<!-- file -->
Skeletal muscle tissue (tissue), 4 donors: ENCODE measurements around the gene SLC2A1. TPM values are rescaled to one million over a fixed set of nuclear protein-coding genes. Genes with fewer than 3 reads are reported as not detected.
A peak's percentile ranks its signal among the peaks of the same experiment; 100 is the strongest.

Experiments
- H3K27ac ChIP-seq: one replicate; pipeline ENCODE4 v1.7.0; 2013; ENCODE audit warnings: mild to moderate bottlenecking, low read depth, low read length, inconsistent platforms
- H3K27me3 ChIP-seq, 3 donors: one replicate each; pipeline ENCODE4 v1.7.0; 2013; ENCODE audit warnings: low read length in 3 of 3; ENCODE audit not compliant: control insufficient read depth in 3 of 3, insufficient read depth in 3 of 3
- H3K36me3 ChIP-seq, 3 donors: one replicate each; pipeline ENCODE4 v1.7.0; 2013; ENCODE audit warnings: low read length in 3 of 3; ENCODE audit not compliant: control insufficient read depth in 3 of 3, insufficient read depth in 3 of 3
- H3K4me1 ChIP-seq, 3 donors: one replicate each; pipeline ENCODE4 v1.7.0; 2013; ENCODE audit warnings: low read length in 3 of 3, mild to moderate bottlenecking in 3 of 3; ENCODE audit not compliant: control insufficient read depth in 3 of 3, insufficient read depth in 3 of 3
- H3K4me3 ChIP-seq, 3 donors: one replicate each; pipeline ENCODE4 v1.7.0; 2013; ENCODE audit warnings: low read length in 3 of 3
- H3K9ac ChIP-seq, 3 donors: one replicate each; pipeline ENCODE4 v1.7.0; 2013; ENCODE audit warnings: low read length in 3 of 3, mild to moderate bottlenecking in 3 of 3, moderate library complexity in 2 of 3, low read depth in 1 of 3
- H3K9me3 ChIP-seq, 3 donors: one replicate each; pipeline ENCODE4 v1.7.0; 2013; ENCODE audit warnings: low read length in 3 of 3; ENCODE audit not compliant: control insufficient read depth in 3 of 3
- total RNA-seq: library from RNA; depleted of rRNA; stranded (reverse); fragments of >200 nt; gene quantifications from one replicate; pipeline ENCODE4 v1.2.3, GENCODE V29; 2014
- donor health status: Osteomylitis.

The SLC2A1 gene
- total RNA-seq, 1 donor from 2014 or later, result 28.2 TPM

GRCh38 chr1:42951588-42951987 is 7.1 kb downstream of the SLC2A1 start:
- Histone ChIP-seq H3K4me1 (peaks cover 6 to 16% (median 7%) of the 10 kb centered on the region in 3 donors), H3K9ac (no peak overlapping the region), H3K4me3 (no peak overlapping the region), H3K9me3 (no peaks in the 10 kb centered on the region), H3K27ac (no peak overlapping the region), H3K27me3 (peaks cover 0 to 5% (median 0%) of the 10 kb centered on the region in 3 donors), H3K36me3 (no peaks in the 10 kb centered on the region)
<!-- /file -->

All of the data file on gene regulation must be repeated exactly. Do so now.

Skeletal muscle tissue (tissue), 4 donors: ENCODE measurements around the gene SLC2A1. TPM values are rescaled to one million over a fixed set of nuclear protein-coding genes. Genes with fewer than 3 reads are reported as not detected.
A peak's percentile ranks its signal among the peaks of the same experiment; 100 is the strongest.

Experiments
- H3K27ac ChIP-seq: one replicate; pipeline ENCODE4 v1.7.0; 2013; ENCODE audit warnings: mild to moderate bottlenecking, low read depth, low read length, inconsistent platforms
- H3K27me3 ChIP-seq, 3 donors: one replicate each; pipeline ENCODE4 v1.7.0; 2013; ENCODE audit warnings: low read length in 3 of 3; ENCODE audit not compliant: control insufficient read depth in 3 of 3, insufficient read depth in 3 of 3
- H3K36me3 ChIP-seq, 3 donors: one replicate each; pipeline ENCODE4 v1.7.0; 2013; ENCODE audit warnings: low read length in 3 of 3; ENCODE audit not compliant: control insufficient read depth in 3 of 3, insufficient read depth in 3 of 3
- H3K4me1 ChIP-seq, 3 donors: one replicate each; pipeline ENCODE4 v1.7.0; 2013; ENCODE audit warnings: low read length in 3 of 3, mild to moderate bottlenecking in 3 of 3; ENCODE audit not compliant: control insufficient read depth in 3 of 3, insufficient read depth in 3 of 3
- H3K4me3 ChIP-seq, 3 donors: one replicate each; pipeline ENCODE4 v1.7.0; 2013; ENCODE audit warnings: low read length in 3 of 3
- H3K9ac ChIP-seq, 3 donors: one replicate each; pipeline ENCODE4 v1.7.0; 2013; ENCODE audit warnings: low read length in 3 of 3, mild to moderate bottlenecking in 3 of 3, moderate library complexity in 2 of 3, low read depth in 1 of 3
- H3K9me3 ChIP-seq, 3 donors: one replicate each; pipeline ENCODE4 v1.7.0; 2013; ENCODE audit warnings: low read length in 3 of 3; ENCODE audit not compliant: control insufficient read depth in 3 of 3
- total RNA-seq: library from RNA; depleted of rRNA; stranded (reverse); fragments of >200 nt; gene quantifications from one replicate; pipeline ENCODE4 v1.2.3, GENCODE V29; 2014
- donor health status: Osteomylitis.

The SLC2A1 gene
- total RNA-seq, 1 donor from 2014 or later, result 28.2 TPM

GRCh38 chr1:42951588-42951987 is 7.1 kb downstream of the SLC2A1 start:
- Histone ChIP-seq H3K4me1 (peaks cover 6 to 16% (median 7%) of the 10 kb centered on the region in 3 donors), H3K9ac (no peak overlapping the region), H3K4me3 (no peak overlapping the region), H3K9me3 (no peaks in the 10 kb centered on the region), H3K27ac (no peak overlapping the region), H3K27me3 (peaks cover 0 to 5% (median 0%) of the 10 kb centered on the region in 3 donors), H3K36me3 (no peaks in the 10 kb centered on the region)